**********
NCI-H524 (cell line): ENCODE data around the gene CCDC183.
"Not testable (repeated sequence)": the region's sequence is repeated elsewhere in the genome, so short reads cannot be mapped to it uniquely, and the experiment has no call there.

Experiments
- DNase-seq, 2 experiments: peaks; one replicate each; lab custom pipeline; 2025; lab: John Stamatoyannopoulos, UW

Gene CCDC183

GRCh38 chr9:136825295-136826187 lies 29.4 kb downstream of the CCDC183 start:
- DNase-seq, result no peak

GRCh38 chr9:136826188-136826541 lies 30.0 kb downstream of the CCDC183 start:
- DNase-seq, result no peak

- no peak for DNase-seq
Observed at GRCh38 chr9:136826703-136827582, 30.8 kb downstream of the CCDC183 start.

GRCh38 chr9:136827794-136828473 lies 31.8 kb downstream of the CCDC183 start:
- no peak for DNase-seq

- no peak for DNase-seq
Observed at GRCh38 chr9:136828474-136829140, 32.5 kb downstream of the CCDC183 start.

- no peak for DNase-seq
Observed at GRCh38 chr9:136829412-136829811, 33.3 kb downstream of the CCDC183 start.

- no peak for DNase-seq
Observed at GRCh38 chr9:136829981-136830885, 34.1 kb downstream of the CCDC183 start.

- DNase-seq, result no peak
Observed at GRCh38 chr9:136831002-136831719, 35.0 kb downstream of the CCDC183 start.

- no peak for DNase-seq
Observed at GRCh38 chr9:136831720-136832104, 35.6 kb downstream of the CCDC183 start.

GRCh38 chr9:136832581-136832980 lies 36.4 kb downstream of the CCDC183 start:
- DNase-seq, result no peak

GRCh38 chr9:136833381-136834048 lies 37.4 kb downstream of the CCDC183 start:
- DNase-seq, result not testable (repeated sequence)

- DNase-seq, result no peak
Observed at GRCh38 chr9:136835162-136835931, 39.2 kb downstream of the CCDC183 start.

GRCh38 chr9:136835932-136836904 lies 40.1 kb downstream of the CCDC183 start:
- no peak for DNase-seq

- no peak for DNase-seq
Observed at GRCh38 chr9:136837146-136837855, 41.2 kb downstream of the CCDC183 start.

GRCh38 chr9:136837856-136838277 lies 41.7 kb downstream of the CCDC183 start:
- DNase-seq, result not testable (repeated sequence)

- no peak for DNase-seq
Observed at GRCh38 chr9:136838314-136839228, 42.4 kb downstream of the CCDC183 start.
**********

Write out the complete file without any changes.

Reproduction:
NCI-H524 (cell line): ENCODE data around the gene CCDC183.
"Not testable (repeated sequence)": the region's sequence is repeated elsewhere in the genome, so short reads cannot be mapped to it uniquely, and the experiment has no call there.

Experiments
- DNase-seq, 2 experiments: peaks; one replicate each; lab custom pipeline; 2025; lab: John Stamatoyannopoulos, UW

Gene CCDC183

GRCh38 chr9:136825295-136826187 lies 29.4 kb downstream of the CCDC183 start:
- DNase-seq, result no peak

GRCh38 chr9:136826188-136826541 lies 30.0 kb downstream of the CCDC183 start:
- DNase-seq, result no peak

- no peak for DNase-seq
Observed at GRCh38 chr9:136826703-136827582, 30.8 kb downstream of the CCDC183 start.

GRCh38 chr9:136827794-136828473 lies 31.8 kb downstream of the CCDC183 start:
- no peak for DNase-seq

- no peak for DNase-seq
Observed at GRCh38 chr9:136828474-136829140, 32.5 kb downstream of the CCDC183 start.

- no peak for DNase-seq
Observed at GRCh38 chr9:136829412-136829811, 33.3 kb downstream of the CCDC183 start.

- no peak for DNase-seq
Observed at GRCh38 chr9:136829981-136830885, 34.1 kb downstream of the CCDC183 start.

- DNase-seq, result no peak
Observed at GRCh38 chr9:136831002-136831719, 35.0 kb downstream of the CCDC183 start.

- no peak for DNase-seq
Observed at GRCh38 chr9:136831720-136832104, 35.6 kb downstream of the CCDC183 start.

GRCh38 chr9:136832581-136832980 lies 36.4 kb downstream of the CCDC183 start:
- DNase-seq, result no peak

GRCh38 chr9:136833381-136834048 lies 37.4 kb downstream of the CCDC183 start:
- DNase-seq, result not testable (repeated sequence)

- DNase-seq, result no peak
Observed at GRCh38 chr9:136835162-136835931, 39.2 kb downstream of the CCDC183 start.

GRCh38 chr9:136835932-136836904 lies 40.1 kb downstream of the CCDC183 start:
- no peak for DNase-seq

- no peak for DNase-seq
Observed at GRCh38 chr9:136837146-136837855, 41.2 kb downstream of the CCDC183 start.

GRCh38 chr9:136837856-136838277 lies 41.7 kb downstream of the CCDC183 start:
- DNase-seq, result not testable (repeated sequence)

- no peak for DNase-seq
Observed at GRCh38 chr9:136838314-136839228, 42.4 kb downstream of the CCDC183 start.